From Steven Pinker’s “What the F***?” (The New Republic: 9 Octobert 2007): The mammalian brain contains, among other things, the limbic system, an ancient network that regulates motivation and emotion, and the neocortex, the crinkled surface of the brain that ballooned in human evolution and which is the seat of perception, knowledge, reason, and planning. […]

More on memory

Memories are passive fragments. — Scott Granneman

How to exercise your brain

From Robyn Williams’s “How to Keep Your Brain Young” (The Science Show: 24 September 2005): Ian Robertson: Seven steps for keeping your brain functioning optimally when you’re older, but not just when you’re older but throughout life are: One, Aerobic fitness – amazing effects on the brain. Mental stimulation, both general mental stimulation and there […]

A living story, tattooed on flesh

From The New York Times Magazine‘s “Skin Literature“: Most artists spend their careers trying to create something that will live forever. But the writer Shelley Jackson is creating a work of literature that is intentionally and indisputably mortal. Jackson is publishing her latest short story by recruiting 2,095 people, each of whom will have one […]

Funes the Memorious, for real

From “New form of superior memory syndrome found“: Scientists at the University of California-Irvine have identified the first known case of a new, superior memory syndrome. Researchers Elizabeth Parker, Larry Cahill and James McGaugh spent more than five years studying the case of “AJ,” a 40-year-old woman with incredibly strong memories of her personal past. […]

3500 forgotten cans

From “Mental Health Association of Portland“: Over 3,500 copper canisters like these hold the cremated remains of patients of the Oregon State Hospital that went unclaimed by their families and friends. They sit on shelves in an abandoned building on the grounds of the Oregon State Hospital. They symbolize the loneliness, isolation, shame and despair […]

Pi to unfathomable places

From “Man recites pi from memory to 83,431 places“: A Japanese psychiatric counselor has recited pi to 83,431 decimal places from memory, breaking his own personal best of 54,000 digits and setting an unofficial world record, a media report said Saturday. Akira Haraguchi, 59, had begun his attempt to recall the value of pi – […]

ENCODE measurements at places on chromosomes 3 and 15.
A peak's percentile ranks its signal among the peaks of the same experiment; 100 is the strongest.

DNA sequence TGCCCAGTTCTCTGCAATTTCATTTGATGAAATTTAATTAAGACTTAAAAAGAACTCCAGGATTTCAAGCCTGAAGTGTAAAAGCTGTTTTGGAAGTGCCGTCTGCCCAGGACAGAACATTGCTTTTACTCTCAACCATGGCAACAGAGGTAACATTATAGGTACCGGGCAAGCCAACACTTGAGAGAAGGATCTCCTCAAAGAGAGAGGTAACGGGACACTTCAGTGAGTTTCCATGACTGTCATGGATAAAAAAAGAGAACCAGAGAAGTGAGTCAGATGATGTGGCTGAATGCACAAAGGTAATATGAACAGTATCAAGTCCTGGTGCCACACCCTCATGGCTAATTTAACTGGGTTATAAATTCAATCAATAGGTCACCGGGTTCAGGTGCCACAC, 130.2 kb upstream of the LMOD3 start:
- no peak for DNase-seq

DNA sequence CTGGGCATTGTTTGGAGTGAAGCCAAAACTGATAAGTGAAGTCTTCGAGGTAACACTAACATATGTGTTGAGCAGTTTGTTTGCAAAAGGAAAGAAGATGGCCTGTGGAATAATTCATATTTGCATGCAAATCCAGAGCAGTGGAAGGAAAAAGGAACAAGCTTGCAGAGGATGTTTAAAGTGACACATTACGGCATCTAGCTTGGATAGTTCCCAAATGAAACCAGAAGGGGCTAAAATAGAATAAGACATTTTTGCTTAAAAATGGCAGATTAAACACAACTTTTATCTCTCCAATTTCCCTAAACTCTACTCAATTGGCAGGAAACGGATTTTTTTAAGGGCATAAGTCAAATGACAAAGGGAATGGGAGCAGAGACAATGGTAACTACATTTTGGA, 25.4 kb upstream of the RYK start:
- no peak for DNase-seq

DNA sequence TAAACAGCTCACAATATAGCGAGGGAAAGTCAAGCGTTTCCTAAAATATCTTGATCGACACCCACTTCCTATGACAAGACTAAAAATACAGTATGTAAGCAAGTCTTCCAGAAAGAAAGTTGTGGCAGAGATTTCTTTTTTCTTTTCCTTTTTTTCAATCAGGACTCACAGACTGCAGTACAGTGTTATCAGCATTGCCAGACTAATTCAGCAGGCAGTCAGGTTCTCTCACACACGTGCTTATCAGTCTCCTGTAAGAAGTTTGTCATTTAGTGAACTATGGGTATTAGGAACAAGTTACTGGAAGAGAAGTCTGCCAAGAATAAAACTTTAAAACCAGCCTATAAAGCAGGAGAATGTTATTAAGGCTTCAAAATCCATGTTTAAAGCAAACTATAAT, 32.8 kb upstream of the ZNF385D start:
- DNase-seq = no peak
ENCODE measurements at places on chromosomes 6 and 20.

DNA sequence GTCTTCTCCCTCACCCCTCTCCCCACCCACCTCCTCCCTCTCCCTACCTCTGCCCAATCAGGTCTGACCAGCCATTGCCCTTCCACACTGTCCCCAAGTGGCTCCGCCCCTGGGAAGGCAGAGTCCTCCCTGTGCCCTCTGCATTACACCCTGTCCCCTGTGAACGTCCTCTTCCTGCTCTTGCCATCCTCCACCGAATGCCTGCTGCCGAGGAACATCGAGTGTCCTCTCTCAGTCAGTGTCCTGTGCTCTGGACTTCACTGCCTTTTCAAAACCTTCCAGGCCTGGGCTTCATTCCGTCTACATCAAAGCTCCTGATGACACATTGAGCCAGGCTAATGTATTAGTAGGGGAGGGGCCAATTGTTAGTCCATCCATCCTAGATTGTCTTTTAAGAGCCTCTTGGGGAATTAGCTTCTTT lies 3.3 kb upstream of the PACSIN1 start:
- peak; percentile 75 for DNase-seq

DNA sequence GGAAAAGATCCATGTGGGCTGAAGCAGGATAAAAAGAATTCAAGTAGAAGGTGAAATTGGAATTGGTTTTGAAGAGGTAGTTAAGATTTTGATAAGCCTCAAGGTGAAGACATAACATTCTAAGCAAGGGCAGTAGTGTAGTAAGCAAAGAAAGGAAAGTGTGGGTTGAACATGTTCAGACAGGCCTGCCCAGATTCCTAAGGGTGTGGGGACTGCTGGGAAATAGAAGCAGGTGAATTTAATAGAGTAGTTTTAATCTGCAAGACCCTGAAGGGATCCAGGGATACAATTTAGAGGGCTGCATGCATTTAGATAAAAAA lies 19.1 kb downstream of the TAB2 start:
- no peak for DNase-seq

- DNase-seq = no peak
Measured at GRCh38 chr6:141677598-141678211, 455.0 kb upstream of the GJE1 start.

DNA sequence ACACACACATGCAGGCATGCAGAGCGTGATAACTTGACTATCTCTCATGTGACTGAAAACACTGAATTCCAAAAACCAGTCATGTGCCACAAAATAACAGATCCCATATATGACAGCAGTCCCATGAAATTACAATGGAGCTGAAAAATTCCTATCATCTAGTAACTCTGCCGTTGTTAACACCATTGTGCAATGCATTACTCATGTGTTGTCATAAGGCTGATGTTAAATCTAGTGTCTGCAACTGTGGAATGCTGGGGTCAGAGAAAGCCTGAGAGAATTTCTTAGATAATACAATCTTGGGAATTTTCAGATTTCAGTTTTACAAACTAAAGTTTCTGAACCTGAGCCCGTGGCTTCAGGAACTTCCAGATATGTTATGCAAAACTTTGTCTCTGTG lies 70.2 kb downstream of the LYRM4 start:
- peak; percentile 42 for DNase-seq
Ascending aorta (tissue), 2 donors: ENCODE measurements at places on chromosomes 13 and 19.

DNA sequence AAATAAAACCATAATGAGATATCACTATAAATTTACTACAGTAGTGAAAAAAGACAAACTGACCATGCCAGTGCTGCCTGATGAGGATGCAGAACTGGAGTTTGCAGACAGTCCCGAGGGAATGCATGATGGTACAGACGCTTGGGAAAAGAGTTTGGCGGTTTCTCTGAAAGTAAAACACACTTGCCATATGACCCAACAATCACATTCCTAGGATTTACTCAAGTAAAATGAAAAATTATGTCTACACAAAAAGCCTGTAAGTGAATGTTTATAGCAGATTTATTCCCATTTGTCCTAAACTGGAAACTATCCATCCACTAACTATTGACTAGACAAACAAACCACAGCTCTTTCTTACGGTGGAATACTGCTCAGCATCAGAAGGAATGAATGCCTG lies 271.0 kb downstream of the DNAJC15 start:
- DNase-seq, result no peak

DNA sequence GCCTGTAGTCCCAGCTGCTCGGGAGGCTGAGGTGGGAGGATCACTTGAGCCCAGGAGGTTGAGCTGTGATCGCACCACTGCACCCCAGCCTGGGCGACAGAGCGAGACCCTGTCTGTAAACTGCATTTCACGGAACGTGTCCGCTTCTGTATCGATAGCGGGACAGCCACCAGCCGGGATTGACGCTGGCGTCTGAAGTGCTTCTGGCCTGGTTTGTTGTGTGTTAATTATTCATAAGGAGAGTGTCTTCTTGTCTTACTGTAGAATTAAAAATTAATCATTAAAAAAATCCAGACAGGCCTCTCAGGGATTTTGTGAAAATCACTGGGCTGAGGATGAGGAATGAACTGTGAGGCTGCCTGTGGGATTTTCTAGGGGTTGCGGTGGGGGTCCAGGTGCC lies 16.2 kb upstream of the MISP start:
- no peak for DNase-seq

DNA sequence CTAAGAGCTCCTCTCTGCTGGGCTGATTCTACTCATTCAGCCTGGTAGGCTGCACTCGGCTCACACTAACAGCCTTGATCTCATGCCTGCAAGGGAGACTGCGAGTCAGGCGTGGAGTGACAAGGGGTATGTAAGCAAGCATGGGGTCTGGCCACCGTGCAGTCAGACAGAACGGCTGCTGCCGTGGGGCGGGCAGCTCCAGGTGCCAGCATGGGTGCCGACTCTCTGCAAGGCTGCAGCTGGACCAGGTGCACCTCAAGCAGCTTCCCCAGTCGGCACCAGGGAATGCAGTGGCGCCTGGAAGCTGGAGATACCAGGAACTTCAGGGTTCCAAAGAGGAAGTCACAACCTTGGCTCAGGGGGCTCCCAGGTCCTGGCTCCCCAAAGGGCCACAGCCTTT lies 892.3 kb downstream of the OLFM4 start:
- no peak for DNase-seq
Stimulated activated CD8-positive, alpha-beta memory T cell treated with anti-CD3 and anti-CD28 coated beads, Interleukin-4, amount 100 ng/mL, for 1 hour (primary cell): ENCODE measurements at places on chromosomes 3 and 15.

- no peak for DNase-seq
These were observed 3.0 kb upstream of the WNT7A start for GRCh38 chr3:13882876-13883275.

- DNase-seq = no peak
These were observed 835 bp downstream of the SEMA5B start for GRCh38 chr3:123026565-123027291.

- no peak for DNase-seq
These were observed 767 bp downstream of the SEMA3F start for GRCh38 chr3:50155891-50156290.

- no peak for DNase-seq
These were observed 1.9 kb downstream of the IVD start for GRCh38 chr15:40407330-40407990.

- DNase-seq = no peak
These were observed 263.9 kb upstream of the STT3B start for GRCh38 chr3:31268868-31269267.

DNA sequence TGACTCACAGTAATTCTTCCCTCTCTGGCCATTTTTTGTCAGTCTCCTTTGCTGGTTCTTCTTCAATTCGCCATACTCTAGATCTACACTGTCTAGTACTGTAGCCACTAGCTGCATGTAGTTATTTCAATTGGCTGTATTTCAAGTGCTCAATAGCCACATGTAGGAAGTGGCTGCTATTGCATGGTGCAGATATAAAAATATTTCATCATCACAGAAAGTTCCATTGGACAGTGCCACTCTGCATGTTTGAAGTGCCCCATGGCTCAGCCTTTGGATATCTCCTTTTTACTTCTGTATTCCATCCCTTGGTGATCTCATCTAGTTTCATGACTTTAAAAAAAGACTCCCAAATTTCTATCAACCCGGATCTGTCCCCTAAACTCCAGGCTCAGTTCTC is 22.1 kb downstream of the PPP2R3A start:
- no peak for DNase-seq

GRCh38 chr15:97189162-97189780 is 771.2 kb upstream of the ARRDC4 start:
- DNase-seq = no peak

Why can’t we remember our early childhoods?

From Dave Munger’s “Why do we forget our childhood?“: … [Freud] did discover an important phenomenon which continues to be investigated today. Freud noted that adults do not remember childhood events occurring before they were as old as six. This period of childhood amnesia is now generally believed to end at about age three or […]

Wordsworth’s “spots of time”

From Wordsworth’s The Prelude 12.208-218 (1805 edition): There are in our existence spots of time, That with distinct pre-eminence retain A renovating virtue, whence–depressed By false opinion and contentious thought, Or aught of heavier or more deadly weight, In trivial occupations, and the round Of ordinary intercourse–our minds Are nourished and invisibly repaired; A virtue, […]

How actors remember their lines

From “Research puts actors’ memory on center stage“: According to the researchers, the secret of actors’ memories is, well, acting. An actor acquires lines readily by focusing not on the words of the script, but on those words’ meaning – the moment-to-moment motivations of the character saying them – as well as on the physical […]

The late great Hungry Buddha

This was written 15 January 2002, & the Hungry Buddha is gone now, but this is still an interesting description. Just got back from lunch at the Hungry Buddha. Man, that was good. It’s a small place on Washington Street in downtown St. Louis. There are signs all along the walls: “Buddha would bus his […]